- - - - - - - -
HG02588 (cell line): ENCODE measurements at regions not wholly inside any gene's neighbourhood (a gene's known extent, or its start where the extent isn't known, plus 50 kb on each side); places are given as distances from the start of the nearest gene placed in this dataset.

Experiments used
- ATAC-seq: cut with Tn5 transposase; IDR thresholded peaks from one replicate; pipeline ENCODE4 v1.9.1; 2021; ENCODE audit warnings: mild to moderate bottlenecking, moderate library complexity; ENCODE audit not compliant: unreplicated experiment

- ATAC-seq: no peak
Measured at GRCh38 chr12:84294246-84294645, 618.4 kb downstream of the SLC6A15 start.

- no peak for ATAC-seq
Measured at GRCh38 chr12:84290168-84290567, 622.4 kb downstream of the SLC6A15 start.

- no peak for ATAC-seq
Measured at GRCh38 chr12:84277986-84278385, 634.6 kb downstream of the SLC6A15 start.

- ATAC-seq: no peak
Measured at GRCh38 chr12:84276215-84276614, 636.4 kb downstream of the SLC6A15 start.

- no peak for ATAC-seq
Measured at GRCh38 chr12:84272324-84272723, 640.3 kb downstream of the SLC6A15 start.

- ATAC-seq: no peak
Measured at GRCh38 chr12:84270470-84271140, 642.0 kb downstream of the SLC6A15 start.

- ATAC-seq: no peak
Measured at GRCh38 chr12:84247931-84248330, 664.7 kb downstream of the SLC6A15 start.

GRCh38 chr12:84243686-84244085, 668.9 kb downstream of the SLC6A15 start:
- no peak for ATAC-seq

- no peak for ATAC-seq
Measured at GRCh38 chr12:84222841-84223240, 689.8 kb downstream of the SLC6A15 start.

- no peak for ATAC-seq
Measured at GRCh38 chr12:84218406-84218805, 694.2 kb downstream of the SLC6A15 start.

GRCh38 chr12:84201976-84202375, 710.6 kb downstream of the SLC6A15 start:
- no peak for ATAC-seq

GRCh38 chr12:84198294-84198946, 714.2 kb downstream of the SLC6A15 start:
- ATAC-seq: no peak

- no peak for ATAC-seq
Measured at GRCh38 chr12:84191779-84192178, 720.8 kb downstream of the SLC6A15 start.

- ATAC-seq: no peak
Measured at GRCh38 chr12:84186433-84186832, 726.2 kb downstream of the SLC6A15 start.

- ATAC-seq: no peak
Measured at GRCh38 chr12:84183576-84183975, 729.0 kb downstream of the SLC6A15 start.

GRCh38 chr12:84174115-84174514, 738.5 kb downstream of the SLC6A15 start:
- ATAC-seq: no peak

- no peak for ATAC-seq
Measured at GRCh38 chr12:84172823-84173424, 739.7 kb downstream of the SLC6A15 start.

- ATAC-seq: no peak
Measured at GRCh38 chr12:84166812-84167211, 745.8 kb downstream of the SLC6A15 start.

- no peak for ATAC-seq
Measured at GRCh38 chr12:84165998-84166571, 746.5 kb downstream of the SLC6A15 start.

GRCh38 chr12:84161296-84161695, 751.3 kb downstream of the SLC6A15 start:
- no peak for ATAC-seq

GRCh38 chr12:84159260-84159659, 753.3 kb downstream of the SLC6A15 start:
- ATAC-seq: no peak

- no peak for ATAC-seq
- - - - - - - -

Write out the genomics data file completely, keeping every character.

HG02588 (cell line): ENCODE measurements at regions not wholly inside any gene's neighbourhood (a gene's known extent, or its start where the extent isn't known, plus 50 kb on each side); places are given as distances from the start of the nearest gene placed in this dataset.

Experiments used
- ATAC-seq: cut with Tn5 transposase; IDR thresholded peaks from one replicate; pipeline ENCODE4 v1.9.1; 2021; ENCODE audit warnings: mild to moderate bottlenecking, moderate library complexity; ENCODE audit not compliant: unreplicated experiment

- ATAC-seq: no peak
Measured at GRCh38 chr12:84294246-84294645, 618.4 kb downstream of the SLC6A15 start.

- no peak for ATAC-seq
Measured at GRCh38 chr12:84290168-84290567, 622.4 kb downstream of the SLC6A15 start.

- no peak for ATAC-seq
Measured at GRCh38 chr12:84277986-84278385, 634.6 kb downstream of the SLC6A15 start.

- ATAC-seq: no peak
Measured at GRCh38 chr12:84276215-84276614, 636.4 kb downstream of the SLC6A15 start.

- no peak for ATAC-seq
Measured at GRCh38 chr12:84272324-84272723, 640.3 kb downstream of the SLC6A15 start.

- ATAC-seq: no peak
Measured at GRCh38 chr12:84270470-84271140, 642.0 kb downstream of the SLC6A15 start.

- ATAC-seq: no peak
Measured at GRCh38 chr12:84247931-84248330, 664.7 kb downstream of the SLC6A15 start.

GRCh38 chr12:84243686-84244085, 668.9 kb downstream of the SLC6A15 start:
- no peak for ATAC-seq

- no peak for ATAC-seq
Measured at GRCh38 chr12:84222841-84223240, 689.8 kb downstream of the SLC6A15 start.

- no peak for ATAC-seq
Measured at GRCh38 chr12:84218406-84218805, 694.2 kb downstream of the SLC6A15 start.

GRCh38 chr12:84201976-84202375, 710.6 kb downstream of the SLC6A15 start:
- no peak for ATAC-seq

GRCh38 chr12:84198294-84198946, 714.2 kb downstream of the SLC6A15 start:
- ATAC-seq: no peak

- no peak for ATAC-seq
Measured at GRCh38 chr12:84191779-84192178, 720.8 kb downstream of the SLC6A15 start.

- ATAC-seq: no peak
Measured at GRCh38 chr12:84186433-84186832, 726.2 kb downstream of the SLC6A15 start.

- ATAC-seq: no peak
Measured at GRCh38 chr12:84183576-84183975, 729.0 kb downstream of the SLC6A15 start.

GRCh38 chr12:84174115-84174514, 738.5 kb downstream of the SLC6A15 start:
- ATAC-seq: no peak

- no peak for ATAC-seq
Measured at GRCh38 chr12:84172823-84173424, 739.7 kb downstream of the SLC6A15 start.

- ATAC-seq: no peak
Measured at GRCh38 chr12:84166812-84167211, 745.8 kb downstream of the SLC6A15 start.

- no peak for ATAC-seq
Measured at GRCh38 chr12:84165998-84166571, 746.5 kb downstream of the SLC6A15 start.

GRCh38 chr12:84161296-84161695, 751.3 kb downstream of the SLC6A15 start:
- no peak for ATAC-seq

GRCh38 chr12:84159260-84159659, 753.3 kb downstream of the SLC6A15 start:
- ATAC-seq: no peak

- no peak for ATAC-seq